In the meantime, since it's Anzac Day, I'm re-publishing a post from last year about the Weary Dunlop memorial statue on St Kilda Road.
Have a good Anzac Day, and see you soon.
King's Domain, Melbourne
This dignified and humane portrait statue stands in the Domain gardens, facing the traffic on St. Kilda Road, at the foot of the hill crowned by the Shrine of Remembrance. It represents Sir Edward "Weary" Dunlop (1907-1993), a medical man who saved a great many lives as a prisoner of war of the Japanese on the Thai-Burma Railway. That's the only the beginning of what this man did with his life, really. You'll want to follow that last link.
My post as always is about the statue, not the person, but in this instance the success of the statue is only measurable by how well it captures the way we think about the man. Martin Flanagan sums that up well - he writes:
What Dunlop demonstrated was that in the most barbaric circumstances civilised standards can still be maintained, the sick can be cared for, the strong can help the weak, the rich (or those with any money at all) can help the poor.
The bravery Dunlop displayed was not momentary, nor even episodic. It was as regular as the sunrise. Once, when he had been tortured for eight hours and given a beating that left him with a broken rib, he made his way back to the tent that served as his makeshift hospital and resumed his operating schedule. "I wished to make a point," he later said. The point was that he wouldn't be beaten by force.
The statue, made by Peter Corlett, is about one and a half life size. It is bronze, and we're told it contains spikes used on the Thai-Burma Railway. It stands on a low and unornamented polished granite plinth in the centre of a small square of bluestone which sits flush with the surrounding turf. A couple of low flights of steps connect the street footpath with the statue, and written across the steps and laid into the ground on either side are various maps, pictures, lists and narratives to do with what happened to Australian prisoners of war at Changi and in in Thailand. It is all very informative and low key.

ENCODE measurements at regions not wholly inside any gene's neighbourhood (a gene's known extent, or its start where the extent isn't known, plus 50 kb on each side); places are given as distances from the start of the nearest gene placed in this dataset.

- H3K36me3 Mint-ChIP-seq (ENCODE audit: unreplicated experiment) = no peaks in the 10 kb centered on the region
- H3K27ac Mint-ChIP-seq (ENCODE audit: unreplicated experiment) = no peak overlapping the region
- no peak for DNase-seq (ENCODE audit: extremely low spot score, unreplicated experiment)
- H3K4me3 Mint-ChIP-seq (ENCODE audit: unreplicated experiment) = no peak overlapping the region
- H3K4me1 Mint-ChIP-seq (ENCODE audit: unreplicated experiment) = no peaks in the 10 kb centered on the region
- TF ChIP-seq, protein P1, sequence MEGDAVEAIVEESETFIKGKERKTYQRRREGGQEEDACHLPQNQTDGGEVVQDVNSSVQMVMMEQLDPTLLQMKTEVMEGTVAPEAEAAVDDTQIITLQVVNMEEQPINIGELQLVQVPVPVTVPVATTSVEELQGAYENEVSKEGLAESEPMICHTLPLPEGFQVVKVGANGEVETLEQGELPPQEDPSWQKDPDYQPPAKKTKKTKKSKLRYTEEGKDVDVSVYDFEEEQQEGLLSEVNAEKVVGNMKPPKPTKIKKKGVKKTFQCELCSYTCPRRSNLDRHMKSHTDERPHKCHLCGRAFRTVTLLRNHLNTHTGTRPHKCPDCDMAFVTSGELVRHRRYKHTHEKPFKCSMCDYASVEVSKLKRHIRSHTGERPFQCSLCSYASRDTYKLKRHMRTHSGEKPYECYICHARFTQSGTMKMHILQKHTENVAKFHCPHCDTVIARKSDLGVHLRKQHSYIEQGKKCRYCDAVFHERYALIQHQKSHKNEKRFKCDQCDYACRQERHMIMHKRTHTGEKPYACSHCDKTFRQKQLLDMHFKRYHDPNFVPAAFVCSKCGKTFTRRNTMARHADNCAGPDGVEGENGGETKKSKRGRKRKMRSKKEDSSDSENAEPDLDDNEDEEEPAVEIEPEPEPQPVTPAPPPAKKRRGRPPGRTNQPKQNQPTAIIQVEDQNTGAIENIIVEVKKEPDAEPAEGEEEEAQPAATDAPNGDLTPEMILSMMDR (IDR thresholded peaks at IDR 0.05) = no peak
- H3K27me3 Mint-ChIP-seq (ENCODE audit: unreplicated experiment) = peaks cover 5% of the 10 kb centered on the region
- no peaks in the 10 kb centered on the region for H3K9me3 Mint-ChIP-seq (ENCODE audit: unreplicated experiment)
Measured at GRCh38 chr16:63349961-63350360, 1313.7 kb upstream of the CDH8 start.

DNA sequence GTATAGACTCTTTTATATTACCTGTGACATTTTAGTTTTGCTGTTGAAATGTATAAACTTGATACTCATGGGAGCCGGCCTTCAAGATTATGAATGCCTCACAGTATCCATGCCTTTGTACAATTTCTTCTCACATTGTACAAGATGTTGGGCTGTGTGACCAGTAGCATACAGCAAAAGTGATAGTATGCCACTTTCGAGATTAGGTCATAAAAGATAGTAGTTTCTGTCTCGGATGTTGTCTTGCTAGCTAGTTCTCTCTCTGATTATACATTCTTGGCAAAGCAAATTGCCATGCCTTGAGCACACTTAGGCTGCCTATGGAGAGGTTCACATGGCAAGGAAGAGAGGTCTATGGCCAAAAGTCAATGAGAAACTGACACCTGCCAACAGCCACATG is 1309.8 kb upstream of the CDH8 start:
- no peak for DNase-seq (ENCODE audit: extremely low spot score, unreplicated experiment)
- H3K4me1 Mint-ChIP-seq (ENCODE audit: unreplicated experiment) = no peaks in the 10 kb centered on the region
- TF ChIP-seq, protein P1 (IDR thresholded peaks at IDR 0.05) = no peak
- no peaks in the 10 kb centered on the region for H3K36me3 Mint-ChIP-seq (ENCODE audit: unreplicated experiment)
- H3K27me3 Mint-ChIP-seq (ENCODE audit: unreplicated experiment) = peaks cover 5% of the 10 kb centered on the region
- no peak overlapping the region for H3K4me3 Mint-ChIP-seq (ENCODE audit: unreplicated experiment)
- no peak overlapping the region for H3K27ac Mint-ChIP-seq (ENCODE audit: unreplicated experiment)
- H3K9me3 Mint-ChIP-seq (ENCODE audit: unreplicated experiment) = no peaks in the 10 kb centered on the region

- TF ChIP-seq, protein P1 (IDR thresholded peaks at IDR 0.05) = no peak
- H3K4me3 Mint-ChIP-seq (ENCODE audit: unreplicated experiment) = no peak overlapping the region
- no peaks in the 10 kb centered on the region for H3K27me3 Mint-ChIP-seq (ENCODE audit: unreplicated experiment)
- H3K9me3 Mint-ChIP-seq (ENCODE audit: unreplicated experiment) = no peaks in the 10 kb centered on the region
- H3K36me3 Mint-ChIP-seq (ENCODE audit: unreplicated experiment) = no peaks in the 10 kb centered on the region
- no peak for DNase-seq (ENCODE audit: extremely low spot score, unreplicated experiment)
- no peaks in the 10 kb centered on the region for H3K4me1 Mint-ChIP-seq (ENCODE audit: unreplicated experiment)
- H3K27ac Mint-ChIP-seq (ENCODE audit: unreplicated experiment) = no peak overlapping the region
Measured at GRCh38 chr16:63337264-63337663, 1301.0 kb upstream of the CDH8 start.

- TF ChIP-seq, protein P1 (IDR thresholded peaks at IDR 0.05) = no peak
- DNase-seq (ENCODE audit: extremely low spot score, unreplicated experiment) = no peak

There are lots of memorial statues in the neighborhood of the Shrine, but I think this is the only one which shows a person at a moment in their life when their wartime duties and achievements are in the past. Although "in the past" isn't quite right, because Weary is doing the kind of intense and profound remembering that attests to the continuance of the past into the present. He's not in uniform, he's dressed in a civilian suit, and he wears none of his honours and decorations, just the Remembrance Day poppy in his buttonhole. His just-removed hat is in his left hand, and the fingers of his right hand are loosely curled in a way that suggests it is unusual for him to be standing still and not doing something.
He is growing old. There is the suggestion of thickening around the midsection which the buttoned suit jacket, purchased for a younger slenderer Weary, doesn't conceal. There is the creased face, the grizzled hair, bushy eyebrows, and the combover. He must be in his late sixties, the age when veterans of World War II had again to consider their own and their friends' mortality. Yet the face is far from sad. It is serious, as if it's seen a lot of suffering, but is not defeated by it. It's benign and peaceful, but not forgetful. The nickname Weary matches this face: it registers both the weight and reality of the burden and the willingness to go on carrying it indefinitely.
To look at Weary's face, you have to walk right up to him and look up. He's bigger than life, and his head is bowed. But his eyes are looking up past you, as if resting on the horizon.
The statue is clearly visible from St. Kilda Road. What you notice most when glimpsing it from a tram or a car is the posture, and the more I think about it, the more rich with meaning that posture seems. It pays tribute without triumphalism. The head is slightly bowed, but the body is upright, without a trace of military rigidity or stiffness. He is larger than life but not towering over everyone (but also not studiedly or ostentatiously stooping down to our level, either.)
It's the stance of a survivor.